From left, Taylor Schilling in Rauwolf; Amy Poehler in Theia; Kiernan Shipka in Antonio Berardi; and Hayden Panettiere in Lorena Sarbu.Credit From left: Jason Merritt/Getty Images (2); Frazer Harrison/Getty Images; Jason Merritt/Getty Images

More photos …

8:20 P.M. Allison Janney Is Best Supporting Actress, Comedy

Jimmy Kimmel doing a great job of demonstrating why Seth Meyers will live out his years at 12:30.

It did what it was meant to do. Allison Janney a two-time winner in two weeks (she won last weekend for a guest role on "Masters of Sex," too).
Sixth Emmy of her career, I believe.

At least some people watched "Mom!" Or just gave her a pass for all those years on "The West Wing."

It's the show with fewer nude scenes.

But "Mom" is sort of a fascinatingly flawed show — took several episodes to hit a stride, and even then, not really, but from a subject matter perspective, was unusually raw for CBS.

Forget it, Jon. It's Chuck Lorre town.

#teamgalecki over there, huh?

8:17 P.M. Louis CK Wins Comedy Writing Award

Missed opportunity to have Allison Williams fly onto the stage. (She can do that in real life you know.) And here. Come. The. Thinkpieces.

This is the Miley moment of the 2014 Emmys.

8:10 P.M. Ty Burrell Is Best Comedy Supporting Actor

I will say I got genuinely psyched out when Seth Meyers introduced "Beyoncé." Not quite so surprised that the first award of the night goes to "Modern Family."

All that voiceover-spokesperson work is really paying off for Ty Burrell. Would always love to see Andre Braugher win but I'm not convinced what he does on that show counts as comedy. It's more like site-specific performance art.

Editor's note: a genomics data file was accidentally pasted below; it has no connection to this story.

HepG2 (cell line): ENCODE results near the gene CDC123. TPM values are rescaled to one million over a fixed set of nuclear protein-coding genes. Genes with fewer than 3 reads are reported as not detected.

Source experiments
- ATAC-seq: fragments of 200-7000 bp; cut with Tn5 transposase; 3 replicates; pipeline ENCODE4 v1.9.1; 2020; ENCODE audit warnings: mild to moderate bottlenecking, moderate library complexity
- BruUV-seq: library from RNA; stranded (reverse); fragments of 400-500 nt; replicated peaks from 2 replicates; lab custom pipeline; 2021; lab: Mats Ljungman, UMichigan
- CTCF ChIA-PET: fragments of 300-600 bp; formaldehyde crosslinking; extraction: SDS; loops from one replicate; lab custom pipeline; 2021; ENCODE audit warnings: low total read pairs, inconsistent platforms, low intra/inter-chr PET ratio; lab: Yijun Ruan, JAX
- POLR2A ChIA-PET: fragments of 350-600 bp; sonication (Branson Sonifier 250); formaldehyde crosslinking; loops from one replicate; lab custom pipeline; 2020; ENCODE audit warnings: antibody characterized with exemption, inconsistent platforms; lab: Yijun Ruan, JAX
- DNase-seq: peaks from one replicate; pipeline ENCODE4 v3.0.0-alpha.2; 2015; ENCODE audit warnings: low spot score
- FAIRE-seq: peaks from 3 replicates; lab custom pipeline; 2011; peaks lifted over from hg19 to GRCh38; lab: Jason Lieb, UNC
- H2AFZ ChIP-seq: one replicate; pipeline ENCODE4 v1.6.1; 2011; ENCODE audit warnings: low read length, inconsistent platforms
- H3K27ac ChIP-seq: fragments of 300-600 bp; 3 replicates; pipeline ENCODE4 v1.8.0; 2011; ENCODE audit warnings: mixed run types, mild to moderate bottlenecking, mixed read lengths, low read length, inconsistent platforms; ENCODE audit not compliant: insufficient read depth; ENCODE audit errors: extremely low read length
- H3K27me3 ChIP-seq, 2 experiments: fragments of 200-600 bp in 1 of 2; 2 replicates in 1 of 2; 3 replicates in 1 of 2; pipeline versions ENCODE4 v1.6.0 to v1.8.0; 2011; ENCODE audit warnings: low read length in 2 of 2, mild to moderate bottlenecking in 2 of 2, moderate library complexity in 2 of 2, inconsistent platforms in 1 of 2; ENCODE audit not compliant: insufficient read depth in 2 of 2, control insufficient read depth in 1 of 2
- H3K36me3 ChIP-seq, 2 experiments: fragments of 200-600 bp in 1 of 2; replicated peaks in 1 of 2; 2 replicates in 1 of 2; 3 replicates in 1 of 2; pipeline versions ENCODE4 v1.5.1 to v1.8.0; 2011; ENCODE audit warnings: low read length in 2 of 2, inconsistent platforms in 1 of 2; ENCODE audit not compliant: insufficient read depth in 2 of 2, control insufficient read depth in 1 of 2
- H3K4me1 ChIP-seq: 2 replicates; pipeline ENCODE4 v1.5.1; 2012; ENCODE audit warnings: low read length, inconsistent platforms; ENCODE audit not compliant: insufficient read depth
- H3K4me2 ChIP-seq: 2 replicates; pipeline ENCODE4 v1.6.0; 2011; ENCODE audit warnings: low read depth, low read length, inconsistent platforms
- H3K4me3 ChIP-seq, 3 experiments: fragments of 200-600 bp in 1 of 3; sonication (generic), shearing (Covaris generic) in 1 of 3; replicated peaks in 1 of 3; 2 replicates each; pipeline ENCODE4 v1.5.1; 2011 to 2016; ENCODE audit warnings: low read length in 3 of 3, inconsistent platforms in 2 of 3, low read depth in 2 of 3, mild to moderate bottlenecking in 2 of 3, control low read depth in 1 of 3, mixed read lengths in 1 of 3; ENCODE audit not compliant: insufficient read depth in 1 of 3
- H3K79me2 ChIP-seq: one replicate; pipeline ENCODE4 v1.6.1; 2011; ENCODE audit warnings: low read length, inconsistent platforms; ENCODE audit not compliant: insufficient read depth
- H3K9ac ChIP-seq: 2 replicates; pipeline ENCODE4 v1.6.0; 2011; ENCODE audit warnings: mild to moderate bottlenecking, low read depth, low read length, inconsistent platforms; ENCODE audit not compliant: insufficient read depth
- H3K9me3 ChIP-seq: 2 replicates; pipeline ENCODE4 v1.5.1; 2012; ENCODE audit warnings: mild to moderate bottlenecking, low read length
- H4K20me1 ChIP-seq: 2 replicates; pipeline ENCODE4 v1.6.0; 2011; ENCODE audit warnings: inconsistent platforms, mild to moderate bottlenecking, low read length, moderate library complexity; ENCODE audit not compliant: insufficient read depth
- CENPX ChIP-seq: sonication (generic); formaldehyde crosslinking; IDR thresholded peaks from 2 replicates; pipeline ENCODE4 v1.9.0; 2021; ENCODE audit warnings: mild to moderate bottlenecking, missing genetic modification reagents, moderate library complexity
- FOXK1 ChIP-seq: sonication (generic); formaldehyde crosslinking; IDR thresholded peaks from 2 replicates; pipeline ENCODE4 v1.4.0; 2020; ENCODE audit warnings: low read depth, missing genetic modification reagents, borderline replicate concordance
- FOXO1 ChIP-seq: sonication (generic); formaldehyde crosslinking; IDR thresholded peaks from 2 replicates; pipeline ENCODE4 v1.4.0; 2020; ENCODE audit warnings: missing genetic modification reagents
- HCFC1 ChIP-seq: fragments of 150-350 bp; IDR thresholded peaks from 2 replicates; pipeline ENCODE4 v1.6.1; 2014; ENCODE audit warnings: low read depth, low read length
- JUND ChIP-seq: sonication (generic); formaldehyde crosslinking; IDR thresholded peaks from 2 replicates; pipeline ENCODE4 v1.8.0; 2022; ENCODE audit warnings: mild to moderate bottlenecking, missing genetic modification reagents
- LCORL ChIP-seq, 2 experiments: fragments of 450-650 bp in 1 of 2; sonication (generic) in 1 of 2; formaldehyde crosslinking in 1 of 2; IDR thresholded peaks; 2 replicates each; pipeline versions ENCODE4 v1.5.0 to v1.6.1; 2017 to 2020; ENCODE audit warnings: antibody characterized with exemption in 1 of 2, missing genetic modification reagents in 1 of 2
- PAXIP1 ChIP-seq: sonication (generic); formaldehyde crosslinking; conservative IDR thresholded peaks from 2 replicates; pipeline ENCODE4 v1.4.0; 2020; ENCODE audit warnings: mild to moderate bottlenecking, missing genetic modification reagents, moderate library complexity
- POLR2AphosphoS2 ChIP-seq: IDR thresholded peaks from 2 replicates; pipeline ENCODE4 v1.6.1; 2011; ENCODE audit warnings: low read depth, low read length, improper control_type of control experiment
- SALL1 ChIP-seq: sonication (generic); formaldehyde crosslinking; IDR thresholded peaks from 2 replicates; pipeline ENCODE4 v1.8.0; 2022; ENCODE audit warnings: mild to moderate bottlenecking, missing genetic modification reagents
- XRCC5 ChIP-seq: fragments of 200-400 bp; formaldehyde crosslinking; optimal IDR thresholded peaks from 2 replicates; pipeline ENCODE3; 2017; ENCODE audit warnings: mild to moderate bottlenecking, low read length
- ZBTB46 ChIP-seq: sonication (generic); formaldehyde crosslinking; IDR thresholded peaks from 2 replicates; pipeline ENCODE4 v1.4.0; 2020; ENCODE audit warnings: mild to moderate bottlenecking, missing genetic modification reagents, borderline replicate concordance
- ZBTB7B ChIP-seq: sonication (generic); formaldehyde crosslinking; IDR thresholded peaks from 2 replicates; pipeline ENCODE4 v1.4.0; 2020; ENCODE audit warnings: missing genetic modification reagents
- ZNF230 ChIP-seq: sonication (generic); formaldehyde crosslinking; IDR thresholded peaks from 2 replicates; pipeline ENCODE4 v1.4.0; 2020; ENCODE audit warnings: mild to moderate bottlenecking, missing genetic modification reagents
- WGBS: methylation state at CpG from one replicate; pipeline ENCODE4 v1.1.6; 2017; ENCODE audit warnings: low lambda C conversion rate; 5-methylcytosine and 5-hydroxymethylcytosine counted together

This is looking like a promising night for adults who talk like "The Internet."

What does Tony Hale talk like? The CB radio?

8:00 P.M. Seth Meyers Kicks Off the Show

A "Mad Men" spoiler before the curtain has even gone up. And an appearance by "Masters of Sex's" Ulysses. Bodes well.

Man, the 1986 Emmys are getting off to a bracing start.

"This year we're doing the show on a Monday night in August, which, if I understand television, means the Emmys are about to be canceled." This is the Seth Meyers I came for. No big production number (as of yet), just right into Meyers's monologue. Very ESPYs.

Except that the ESPYs are funny. This is great humor for fans of mid-2000s CBS.

"That's right, kids, Jesse Pinkman lived, Dexter lived, 'Your Mother' didn't make it. Sleep tight."

O.K., O.K. a very sharp Jim Parsons joke; some is forgiven.

Send your complaints about spoilers to Seth Meyers ℅ 30 Rockefeller Plaza.

Seth thinks he's hosting the annual Broadcasting & Cable exec roast.

I like the subtle snark. Not missing the padded-out song-and-dance routines. But give me something to meme already.

7:54 P.M. On the Red Carpet: Kerry Washington
Photo

Credit John Shearer/Invision for The Television Academy

7:28 P.M. Here Come the Emmys

Jon, I can't believe you're here after last night's marathon MTV Video Music Awards. You have the endurance of a young Adam Levine.

Adam Levine's not young? All that vampirism really is a blessing, huh?

While I don't expect a moment tonight on the order of Blue Ivy's "Good job, Mommy," I am provisionally excited for these Emmy Awards. It's a Seth Meyers, "True Detective," "Orange Is the New Black" kind of night. That's enough to look forward to.

I enjoy maybe 1.5 of those 3 things, so maybe I will be having less fun than you tonight. I will try to keep spirits high, though.

Any competitions you're looking forward to? Are you counting the minutes until the epic McConaughey/Harrelson/Cranston/Spacey bro-down?

I suppose I am looking forward to people freaking out if and when "The Big Bang Theory" beats "Louie."

You are a cynic in the classic Greek sense. Perhaps a Julia Louis-Dreyfus or Amy Poehler victory will turn that frown upside down.